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There is much talk on national and international news about links between refugee/immigrant youth and violence. This discussion has often taken place without the voices of those who are most affected by the violence and its aftermath: the refugee and immigrant communities themselves.
This has been especially true of the Somali community. A decade-long partnership between academics at the Refugee Trauma and Resilience Center (RTRC) at Boston Children's Hospital and the Somali community has led to the understanding that youth violence is a key concern for the Somali community. Together the RTRC and community partners have built a research program upon the idea that the Somali community has a central stake in preventing violence among its youth, as well as in identifying and countering such actions and/or ideologies.
Our ultimate goal continues to be working with community partners, our greatest assets, to identify community resources that can help strengthen social bonds and build capacity, allowing community members themselves to become knowledgeable, skillful and respected partners in addressing the threat of violence.
Currently, we are conducting a mixed-method multi-site longitudinal study of young Somalis in the United States and in Canada (N = 465) to better understand pathways to and away from violence. We are near completion of the second wave of data collection and plan to begin the third wave later this year. We ultimately hope to better understand the factors that promote or prevent violence among refugee youth, as well as the role that communities play, to create a model for the prevention and intervention of youth vulnerability to violence and other negative outcomes.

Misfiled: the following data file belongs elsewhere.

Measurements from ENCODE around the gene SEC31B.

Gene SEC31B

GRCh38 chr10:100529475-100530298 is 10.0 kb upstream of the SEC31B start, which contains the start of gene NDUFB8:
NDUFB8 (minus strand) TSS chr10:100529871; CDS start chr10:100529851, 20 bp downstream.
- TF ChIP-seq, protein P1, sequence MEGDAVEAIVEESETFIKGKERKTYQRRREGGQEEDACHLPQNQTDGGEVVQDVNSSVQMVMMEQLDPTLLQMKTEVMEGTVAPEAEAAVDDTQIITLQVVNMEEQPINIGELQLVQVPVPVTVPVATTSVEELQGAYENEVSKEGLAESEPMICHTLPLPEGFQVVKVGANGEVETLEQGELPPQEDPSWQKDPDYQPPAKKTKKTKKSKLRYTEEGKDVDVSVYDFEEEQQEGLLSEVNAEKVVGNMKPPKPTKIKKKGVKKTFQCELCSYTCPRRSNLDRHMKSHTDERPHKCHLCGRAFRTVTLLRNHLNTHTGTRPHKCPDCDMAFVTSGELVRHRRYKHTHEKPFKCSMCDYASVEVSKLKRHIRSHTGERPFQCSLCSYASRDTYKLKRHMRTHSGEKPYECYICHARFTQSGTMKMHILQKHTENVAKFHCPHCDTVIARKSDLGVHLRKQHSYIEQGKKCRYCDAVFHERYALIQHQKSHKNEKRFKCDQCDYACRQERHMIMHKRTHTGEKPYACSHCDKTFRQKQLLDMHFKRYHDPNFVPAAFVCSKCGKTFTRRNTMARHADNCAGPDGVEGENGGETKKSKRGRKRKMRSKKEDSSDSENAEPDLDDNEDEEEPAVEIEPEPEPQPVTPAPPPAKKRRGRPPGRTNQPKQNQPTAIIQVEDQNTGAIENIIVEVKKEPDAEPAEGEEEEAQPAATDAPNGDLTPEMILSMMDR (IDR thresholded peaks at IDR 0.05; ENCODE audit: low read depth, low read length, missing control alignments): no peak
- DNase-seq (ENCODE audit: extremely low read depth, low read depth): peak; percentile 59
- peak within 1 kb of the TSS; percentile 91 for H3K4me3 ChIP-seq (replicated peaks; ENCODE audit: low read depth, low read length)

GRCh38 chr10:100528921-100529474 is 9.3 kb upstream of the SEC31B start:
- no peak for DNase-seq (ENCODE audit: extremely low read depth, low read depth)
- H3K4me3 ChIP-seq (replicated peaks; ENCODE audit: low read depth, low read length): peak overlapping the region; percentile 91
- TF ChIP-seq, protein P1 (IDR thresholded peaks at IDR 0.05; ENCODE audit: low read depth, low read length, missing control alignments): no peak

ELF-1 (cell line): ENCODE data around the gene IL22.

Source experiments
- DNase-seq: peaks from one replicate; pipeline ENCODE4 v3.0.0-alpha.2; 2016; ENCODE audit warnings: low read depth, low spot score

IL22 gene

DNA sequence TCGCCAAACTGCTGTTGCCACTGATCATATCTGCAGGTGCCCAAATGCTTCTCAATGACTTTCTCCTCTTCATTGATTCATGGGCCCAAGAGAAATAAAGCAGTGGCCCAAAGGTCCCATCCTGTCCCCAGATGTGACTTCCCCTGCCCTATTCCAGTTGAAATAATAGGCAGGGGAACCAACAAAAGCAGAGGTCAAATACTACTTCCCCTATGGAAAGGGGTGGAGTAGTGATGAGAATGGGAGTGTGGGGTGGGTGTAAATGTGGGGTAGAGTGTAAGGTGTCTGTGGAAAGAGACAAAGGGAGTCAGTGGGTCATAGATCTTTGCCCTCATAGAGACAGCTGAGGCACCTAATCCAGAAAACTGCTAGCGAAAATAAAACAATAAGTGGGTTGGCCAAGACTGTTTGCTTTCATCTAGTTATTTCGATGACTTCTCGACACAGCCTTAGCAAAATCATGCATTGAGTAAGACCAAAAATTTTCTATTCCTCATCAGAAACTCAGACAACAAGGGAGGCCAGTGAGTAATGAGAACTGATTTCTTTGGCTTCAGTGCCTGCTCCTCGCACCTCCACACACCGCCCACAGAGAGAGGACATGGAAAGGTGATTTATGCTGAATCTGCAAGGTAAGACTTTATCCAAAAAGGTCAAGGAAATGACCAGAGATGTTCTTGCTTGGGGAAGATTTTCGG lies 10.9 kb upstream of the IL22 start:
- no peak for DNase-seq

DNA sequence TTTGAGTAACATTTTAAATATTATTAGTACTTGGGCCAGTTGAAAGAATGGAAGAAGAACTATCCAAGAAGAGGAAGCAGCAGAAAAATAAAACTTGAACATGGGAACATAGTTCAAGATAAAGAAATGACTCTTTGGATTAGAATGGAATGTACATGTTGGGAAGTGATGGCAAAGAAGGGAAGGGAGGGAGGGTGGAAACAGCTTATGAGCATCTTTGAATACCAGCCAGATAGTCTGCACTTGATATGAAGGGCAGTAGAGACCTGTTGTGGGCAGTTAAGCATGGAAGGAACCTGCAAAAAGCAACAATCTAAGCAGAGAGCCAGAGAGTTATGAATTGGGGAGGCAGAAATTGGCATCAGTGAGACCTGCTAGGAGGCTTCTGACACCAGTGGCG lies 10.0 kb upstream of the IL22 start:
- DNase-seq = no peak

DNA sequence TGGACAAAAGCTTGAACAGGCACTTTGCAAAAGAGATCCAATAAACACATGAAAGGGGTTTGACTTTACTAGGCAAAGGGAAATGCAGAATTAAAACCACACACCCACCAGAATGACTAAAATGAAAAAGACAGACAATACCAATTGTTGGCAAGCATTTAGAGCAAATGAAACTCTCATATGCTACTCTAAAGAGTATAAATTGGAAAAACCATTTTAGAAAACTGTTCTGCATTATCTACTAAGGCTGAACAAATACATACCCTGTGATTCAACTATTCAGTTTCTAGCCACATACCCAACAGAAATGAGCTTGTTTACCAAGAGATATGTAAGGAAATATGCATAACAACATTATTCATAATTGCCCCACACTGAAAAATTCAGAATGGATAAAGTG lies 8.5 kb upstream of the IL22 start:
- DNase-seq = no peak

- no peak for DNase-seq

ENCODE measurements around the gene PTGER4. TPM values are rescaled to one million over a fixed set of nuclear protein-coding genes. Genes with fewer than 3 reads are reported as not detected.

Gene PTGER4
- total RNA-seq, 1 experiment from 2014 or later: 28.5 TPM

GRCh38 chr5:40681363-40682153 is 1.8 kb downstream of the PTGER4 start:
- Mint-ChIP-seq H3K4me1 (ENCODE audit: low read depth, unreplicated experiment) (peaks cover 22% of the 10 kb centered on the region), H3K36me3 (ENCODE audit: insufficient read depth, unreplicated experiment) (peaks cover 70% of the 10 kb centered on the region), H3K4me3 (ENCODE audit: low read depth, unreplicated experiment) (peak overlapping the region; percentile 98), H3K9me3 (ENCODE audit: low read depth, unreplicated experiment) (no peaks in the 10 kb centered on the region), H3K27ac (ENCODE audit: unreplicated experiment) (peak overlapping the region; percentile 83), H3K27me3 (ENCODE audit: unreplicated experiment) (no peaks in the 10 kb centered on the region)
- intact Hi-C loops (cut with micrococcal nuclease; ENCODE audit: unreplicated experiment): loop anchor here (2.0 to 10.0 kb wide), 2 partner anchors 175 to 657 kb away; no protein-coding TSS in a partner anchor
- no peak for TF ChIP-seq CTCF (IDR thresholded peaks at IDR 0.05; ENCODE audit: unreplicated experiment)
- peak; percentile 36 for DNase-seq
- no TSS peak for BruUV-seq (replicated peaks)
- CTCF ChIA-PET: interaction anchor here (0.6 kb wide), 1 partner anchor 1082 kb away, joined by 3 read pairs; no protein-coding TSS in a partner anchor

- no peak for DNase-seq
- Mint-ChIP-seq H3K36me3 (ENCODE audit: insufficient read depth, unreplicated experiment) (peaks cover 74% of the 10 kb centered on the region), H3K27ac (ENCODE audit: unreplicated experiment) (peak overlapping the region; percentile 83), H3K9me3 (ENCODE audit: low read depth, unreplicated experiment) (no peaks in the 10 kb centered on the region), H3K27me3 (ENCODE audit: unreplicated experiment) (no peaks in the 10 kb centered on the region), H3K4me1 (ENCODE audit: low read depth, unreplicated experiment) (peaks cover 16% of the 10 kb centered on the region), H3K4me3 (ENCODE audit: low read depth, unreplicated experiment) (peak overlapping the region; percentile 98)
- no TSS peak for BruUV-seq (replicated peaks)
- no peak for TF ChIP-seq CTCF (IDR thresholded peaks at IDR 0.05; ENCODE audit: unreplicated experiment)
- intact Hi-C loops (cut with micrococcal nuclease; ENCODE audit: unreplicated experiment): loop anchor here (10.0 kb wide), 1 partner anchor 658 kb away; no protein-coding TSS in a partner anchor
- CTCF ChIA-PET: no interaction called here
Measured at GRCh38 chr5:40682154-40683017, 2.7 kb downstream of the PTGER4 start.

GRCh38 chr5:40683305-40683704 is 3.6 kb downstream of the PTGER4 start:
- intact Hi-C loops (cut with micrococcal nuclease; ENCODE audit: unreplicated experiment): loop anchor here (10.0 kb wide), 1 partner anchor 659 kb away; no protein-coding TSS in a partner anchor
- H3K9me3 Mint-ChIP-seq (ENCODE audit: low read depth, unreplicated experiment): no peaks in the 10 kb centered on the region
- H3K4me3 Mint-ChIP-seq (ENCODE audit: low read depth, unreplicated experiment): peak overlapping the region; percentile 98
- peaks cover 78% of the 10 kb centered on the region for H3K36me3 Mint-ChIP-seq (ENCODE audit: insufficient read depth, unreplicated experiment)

Investigators: Dr. Heidi Ellis (Boston Children’s Hospital/Harvard Medical School); Saida Abdi (Boston Children’s Hospital/Boston University); Matthew White (Boston Children’s Hospital); John Horgan (UMass Lowell); Alisa Lincoln (Northeastern University); Jessica Stern (Harvard School of Public Health)
Boston Team: (Left to right):
Colleen Barrett, Sara Bravmann, Saida Abdi, Naima Agalab, Timothy Argetsinger, Vanja Lazarevic, Osob Issa
Click image to enlarge
For additional information, please contact the Refugee Trauma and Resilience Center:
Refugee Trauma and Resilience Center
Boston Children’s Hospital
21 Autumn St, 1st Floor
Boston, MA 02115
Email address: CenterForRefugeeTraumaAndResilience@childrens.harvard.edu
Phone number: 617-919-4631
Department of Defense Minerva Initiative; National Institute of Justice
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